Hurricane Ian: Current Updates After Landfall

Hurricane Ian made landfall yesterday on Florida’s southwestern shores. The storm was a category 4 hurricane and reached peak wind speeds of 155mph upon its landfall. It has since been weakened by its slow, destructive march across the Florida peninsula towards the Atlantic Ocean. Despite it currently being a category 1 hurricane, it is still strong and legitimately dangerous.

Currently, there are an estimated 2.3 million people without power in Florida. But that is only some of the massive infrastructure damage done by the horrific flooding and ripping wind brought by Hurricane Ian. Sheriff Offices in the area are now saying that they received distressing calls throughout last night from people who were in their homes and trapped by flood waters. Some of them had medical emergencies that were life threatening. Officials claim it will likely take days to weeks for power to be completely restored.

Storm surge predictions from Hurricane Ian

Schools in counties across Florida have turned into storm shelters. School teachers and other staff have apparently been working nonstop to ready their schools for evacuees. Keep in mind, evacuation orders were given for certain coastal areas of Florida this past Monday. In the schools converted to storm shelters, families will sleep in designated areas and be able to get meals. Certain shelters are even pet friendly.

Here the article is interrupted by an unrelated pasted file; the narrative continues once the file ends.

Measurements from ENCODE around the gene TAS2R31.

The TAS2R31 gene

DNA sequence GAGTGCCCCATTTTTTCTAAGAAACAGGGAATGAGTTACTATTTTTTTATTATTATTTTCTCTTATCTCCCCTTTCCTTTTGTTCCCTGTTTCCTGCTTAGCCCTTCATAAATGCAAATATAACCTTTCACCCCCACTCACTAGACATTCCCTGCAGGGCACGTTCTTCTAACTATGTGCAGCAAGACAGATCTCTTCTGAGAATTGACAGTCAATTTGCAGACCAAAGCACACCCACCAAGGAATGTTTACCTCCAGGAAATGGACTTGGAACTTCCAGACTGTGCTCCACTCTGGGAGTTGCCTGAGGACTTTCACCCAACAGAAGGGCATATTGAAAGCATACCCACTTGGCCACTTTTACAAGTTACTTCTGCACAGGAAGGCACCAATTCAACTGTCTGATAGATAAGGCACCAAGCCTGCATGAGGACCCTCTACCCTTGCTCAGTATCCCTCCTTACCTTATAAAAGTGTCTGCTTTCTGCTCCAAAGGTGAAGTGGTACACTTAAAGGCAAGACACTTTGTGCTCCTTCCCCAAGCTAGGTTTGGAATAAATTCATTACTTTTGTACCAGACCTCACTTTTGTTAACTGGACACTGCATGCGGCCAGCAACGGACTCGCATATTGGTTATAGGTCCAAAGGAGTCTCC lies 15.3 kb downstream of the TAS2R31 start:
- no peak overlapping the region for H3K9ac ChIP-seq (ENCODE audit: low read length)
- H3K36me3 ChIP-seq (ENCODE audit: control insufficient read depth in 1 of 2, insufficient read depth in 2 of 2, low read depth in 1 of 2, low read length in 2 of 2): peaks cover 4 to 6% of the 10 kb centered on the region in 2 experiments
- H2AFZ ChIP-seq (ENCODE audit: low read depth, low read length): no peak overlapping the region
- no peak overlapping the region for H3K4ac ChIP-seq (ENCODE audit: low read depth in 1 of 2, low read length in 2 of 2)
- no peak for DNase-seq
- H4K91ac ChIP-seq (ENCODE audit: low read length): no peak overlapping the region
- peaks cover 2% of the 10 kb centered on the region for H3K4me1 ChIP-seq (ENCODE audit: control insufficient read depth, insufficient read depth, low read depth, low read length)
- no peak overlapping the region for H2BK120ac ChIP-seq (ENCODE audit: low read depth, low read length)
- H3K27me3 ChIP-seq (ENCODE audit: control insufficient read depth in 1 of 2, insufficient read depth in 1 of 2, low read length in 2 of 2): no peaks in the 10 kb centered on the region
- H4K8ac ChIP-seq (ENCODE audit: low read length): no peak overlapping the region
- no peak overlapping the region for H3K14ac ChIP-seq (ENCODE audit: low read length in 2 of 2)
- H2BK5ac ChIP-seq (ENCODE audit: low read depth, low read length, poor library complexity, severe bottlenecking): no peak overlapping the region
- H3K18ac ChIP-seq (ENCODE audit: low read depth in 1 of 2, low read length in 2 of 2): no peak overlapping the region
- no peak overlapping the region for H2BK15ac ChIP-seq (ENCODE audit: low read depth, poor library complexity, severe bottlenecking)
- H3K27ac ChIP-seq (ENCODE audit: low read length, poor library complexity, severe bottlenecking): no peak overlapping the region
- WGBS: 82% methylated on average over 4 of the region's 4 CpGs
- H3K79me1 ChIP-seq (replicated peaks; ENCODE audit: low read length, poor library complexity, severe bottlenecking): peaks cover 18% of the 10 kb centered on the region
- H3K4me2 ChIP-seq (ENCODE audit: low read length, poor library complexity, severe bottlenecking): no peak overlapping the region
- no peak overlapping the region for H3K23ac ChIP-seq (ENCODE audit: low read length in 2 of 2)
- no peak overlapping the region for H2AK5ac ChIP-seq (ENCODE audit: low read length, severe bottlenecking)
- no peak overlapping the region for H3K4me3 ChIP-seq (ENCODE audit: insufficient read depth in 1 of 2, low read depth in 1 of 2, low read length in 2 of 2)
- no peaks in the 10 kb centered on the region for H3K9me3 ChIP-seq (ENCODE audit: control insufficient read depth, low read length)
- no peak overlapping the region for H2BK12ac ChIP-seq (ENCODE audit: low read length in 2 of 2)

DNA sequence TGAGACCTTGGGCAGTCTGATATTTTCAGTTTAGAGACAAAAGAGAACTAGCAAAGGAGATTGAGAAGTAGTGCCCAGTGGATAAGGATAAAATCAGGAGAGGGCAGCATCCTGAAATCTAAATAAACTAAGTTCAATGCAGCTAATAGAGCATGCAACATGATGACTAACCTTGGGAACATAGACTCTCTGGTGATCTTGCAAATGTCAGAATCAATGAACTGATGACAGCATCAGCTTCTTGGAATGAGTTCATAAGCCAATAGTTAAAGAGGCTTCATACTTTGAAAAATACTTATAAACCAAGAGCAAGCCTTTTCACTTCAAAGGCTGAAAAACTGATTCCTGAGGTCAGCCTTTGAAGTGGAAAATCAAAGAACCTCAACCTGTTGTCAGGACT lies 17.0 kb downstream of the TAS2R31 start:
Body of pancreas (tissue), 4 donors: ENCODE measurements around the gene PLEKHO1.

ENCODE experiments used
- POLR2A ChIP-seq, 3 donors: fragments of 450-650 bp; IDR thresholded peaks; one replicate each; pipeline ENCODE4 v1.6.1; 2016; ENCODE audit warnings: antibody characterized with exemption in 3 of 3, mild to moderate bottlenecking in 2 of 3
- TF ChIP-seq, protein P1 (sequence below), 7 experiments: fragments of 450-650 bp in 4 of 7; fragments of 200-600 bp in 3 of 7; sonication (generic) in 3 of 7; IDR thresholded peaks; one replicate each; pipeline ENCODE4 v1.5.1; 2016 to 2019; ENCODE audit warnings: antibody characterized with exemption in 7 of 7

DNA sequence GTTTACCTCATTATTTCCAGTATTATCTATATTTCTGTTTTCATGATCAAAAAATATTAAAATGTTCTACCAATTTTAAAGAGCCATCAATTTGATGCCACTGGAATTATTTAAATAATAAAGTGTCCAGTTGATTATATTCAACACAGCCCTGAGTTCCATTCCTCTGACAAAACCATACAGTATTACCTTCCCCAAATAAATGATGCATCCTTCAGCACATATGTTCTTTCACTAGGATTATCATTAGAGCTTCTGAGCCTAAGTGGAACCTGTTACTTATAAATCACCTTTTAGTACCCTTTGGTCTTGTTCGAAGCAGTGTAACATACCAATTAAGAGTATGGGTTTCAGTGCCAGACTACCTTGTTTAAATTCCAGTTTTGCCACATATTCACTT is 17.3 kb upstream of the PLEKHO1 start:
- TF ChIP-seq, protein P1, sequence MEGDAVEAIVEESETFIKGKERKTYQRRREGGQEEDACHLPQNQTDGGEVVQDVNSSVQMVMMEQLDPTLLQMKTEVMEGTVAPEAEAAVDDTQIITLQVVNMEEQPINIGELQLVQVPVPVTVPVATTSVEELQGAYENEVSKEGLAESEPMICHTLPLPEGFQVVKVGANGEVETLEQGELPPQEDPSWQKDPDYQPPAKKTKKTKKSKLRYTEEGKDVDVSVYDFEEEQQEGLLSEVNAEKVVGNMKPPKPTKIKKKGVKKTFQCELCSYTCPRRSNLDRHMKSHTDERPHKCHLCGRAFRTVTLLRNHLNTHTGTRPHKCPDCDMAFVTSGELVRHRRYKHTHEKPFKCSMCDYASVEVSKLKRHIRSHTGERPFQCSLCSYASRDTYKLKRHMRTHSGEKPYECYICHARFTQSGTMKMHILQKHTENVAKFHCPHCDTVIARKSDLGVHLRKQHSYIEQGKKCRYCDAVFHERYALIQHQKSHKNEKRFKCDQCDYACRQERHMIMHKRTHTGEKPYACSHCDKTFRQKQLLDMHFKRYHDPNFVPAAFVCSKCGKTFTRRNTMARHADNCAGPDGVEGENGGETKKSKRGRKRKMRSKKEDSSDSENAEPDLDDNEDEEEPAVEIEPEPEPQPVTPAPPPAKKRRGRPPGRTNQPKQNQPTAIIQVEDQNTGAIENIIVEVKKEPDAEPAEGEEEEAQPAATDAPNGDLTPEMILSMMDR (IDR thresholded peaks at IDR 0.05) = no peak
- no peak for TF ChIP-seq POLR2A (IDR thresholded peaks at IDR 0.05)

The U.S. Coast Guard is also searching for Cuban migrants in the waters around the Florida Keys. The boat of the Migrants reportedly sank due to Hurricane Ian. Some of those aboard managed to be rescued or swim to shore. But it is estimated there are still up to 20 migrants still needing rescue.


Insurance modelers currently estimate the damages caused by the hurricane to be anywhere from $20 to $40 billion. Official reports of deaths are yet to come out. But after devastating Cuba and Florida, Hurricane Ian is now projected to move towards Georgia and the Carolinas as it begins to lose strength.


Current predictions of rainfall that will be caused by Hurricane Ian.


Chase Baker
Chase Baker
Chase is a seasoned journalist and former resident of Iraqi Kurdistan. With a background in English and Philosophy from the College of Charleston, Chase covered the 2022 conflict in eastern Ukraine, including cities like Kharkiv, Bakhmut, and Kramatorsk. He has also produced short documentaries in Ukraine and the U.S., and has been with Atlas for three years.


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